with distributed, smaller-scale energy generation systems that increasingly adopt renewable energy sources (e.g., solar and wind) and rely on cyber technologies to ensure resiliency and efficient resource sharing. Basically, this involves massive changes in technical and organizational levels together
with tremendous technological upgrades in different sectors ranging from the energy generation and transmission systems down to the distribution systems. These actions constitute a huge science and engineering challenges and demands for expert knowledge in the field to create solutions for
a sustainable energy system (both at the energy supply and demand sides) that is economically, environmentally, and socially viable while meeting high security requirements. On energy consumers’ side, useful and efficient energy services such as light, heating and cooling, cooking, communication, power, and motion are needed. These services are offered by specific equipment/devices, which use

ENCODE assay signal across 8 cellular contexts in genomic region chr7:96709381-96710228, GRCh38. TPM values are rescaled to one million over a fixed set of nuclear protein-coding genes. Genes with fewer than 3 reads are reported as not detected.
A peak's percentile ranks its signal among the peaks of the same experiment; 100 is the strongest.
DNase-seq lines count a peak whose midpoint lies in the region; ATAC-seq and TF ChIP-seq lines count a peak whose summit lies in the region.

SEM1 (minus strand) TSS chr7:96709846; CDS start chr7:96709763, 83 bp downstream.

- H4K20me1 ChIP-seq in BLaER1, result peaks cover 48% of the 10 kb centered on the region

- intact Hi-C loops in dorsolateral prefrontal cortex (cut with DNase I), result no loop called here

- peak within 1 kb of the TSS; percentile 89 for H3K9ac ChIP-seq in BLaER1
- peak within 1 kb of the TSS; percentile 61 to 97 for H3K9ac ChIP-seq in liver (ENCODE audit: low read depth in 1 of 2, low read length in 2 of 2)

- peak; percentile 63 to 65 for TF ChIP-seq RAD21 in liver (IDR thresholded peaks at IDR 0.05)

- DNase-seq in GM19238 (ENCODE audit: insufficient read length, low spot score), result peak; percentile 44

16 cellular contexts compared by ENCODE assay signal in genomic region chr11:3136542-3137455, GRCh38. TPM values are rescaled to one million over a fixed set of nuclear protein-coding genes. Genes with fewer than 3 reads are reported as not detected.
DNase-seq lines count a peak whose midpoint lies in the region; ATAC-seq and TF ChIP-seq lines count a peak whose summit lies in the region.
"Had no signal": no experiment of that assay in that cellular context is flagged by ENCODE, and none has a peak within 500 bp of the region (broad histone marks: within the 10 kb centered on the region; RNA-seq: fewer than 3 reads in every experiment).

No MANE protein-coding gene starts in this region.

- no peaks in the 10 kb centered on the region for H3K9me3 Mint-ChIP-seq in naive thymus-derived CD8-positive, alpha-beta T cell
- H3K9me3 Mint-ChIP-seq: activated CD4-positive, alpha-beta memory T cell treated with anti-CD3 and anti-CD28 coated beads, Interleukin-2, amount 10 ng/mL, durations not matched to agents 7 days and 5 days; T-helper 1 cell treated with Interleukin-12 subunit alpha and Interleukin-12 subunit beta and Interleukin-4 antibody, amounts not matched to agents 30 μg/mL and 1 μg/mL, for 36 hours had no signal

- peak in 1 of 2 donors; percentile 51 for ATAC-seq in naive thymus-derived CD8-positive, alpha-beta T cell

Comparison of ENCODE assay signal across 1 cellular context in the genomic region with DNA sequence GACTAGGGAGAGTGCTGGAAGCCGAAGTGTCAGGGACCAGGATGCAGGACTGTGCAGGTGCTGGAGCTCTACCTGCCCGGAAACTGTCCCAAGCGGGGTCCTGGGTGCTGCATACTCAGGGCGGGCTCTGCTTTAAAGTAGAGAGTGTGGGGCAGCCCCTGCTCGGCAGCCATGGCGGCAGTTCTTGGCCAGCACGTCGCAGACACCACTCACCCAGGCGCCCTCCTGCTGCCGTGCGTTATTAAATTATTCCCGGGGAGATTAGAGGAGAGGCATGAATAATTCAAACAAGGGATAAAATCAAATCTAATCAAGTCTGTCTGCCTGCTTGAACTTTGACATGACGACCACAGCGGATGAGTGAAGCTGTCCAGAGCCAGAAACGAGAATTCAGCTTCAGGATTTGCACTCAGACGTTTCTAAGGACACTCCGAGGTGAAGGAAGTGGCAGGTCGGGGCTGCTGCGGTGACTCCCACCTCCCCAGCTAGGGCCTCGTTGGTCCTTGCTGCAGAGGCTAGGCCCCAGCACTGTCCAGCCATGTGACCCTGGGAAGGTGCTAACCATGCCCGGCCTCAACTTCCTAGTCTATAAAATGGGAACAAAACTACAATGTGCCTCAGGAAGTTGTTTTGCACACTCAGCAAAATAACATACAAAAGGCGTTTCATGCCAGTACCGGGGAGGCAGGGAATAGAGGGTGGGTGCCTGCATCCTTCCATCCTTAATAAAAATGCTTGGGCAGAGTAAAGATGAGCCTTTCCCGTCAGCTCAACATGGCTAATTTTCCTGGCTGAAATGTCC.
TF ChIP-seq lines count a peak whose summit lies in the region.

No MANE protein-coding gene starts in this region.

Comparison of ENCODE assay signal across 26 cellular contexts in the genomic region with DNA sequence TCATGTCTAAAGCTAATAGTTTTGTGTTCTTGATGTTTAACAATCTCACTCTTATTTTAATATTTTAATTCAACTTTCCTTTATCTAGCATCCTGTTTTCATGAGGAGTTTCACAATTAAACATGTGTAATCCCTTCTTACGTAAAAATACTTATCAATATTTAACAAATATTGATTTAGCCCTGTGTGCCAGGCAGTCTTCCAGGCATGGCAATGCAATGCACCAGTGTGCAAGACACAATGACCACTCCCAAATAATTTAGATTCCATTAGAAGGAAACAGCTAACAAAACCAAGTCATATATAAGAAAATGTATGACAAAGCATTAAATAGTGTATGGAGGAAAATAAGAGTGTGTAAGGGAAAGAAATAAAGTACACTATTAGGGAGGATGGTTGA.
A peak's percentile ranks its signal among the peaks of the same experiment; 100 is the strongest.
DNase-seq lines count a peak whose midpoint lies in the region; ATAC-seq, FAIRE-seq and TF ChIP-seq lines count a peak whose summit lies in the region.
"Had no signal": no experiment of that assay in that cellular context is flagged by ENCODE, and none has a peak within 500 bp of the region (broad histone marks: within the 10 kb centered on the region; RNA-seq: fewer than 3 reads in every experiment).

energy blocks either efficiently or inefficiently. Producing energy with high environmental, societal, or health risks is not a cheap way to meet such energy demand, but packages of efficient equipment and energy at least societal costs, which includes external costs, should be the ultimate objective to satisfy the needs of customers. At the supply side, there exists a bunch of opportunities for renewable energy technologies complemented with energy efficiency measures not only to provide local benefits, but also to contribute to sustainable development, which is framed in a three-pillar model: Economy, Ecology, and Society. Thus, the relationship between the use of renewables in energy mix and the sustainable developments goals (SDGs) can be viewed as a set of objectives and constraints that involve both global and local/regional considerations.